Citigroup seeks permission to pay bonuses: report

NEW YORK Tue Apr 28, 2009 11:35pm EDT

A pedestrian passes a logo of Citigroup in Tokyo, April 20, 2009. REUTERS/Yuriko Nakao

A pedestrian passes a logo of Citigroup in Tokyo, April 20, 2009.

Credit: Reuters/Yuriko Nakao

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NEW YORK (Reuters) - Citigroup Inc has asked the U.S. Treasury for permission to pay special bonuses and is looking for ways to free an energy-trading unit from government restrictions, the Wall Street Journal reported on its website on Tuesday.

Citigroup Chief Executive Vikram Pandit asked Treasury Secretary Timothy Geithner earlier this month to be allowed to pay stock-based bonuses to employees but the government has not made up its mind yet, the paper reported.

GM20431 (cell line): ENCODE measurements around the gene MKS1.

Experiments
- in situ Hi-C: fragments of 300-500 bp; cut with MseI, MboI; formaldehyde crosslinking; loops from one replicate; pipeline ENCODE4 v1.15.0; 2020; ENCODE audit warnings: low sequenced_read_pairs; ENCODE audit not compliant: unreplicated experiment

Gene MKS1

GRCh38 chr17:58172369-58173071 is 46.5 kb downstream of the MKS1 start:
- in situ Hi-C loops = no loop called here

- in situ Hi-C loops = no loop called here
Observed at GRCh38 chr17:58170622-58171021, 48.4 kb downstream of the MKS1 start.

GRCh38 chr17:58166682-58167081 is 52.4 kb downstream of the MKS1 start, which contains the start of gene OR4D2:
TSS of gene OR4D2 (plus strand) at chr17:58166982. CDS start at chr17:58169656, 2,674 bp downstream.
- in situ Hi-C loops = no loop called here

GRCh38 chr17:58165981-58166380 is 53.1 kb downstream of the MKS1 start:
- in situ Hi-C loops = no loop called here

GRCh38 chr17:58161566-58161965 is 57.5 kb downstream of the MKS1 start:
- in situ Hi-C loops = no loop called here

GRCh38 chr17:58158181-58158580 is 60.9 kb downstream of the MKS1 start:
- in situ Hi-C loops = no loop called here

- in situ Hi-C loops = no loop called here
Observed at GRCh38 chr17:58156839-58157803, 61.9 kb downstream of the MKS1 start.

Citigroup executives are describing these as retention bonuses, but the bank is still considering several options of how to structure any bonuses, the paper said.

In one plan, the bonus would be largely stock that vests over some three years and be worth at least half the employee's cumulative pay over the last three years, the paper reported.

Citigroup is also dealing with people threatening to leave from its energy-trading unit, Phibro, because of pay restrictions, the paper said.

Citigroup is looking into possibilities, including either spinning off Phibro into an independent hedge fund or bringing in outside investors, the paper said.

A Citigroup spokesman could not immediately be reached for comment. A U.S. Treasury spokesman declined to comment.

(For more M&A news and our DealZone blog, go to www.reuters.com/deals)

(Additional reporting by David Lawder in Washington; Editing by Muralikumar Anantharaman)

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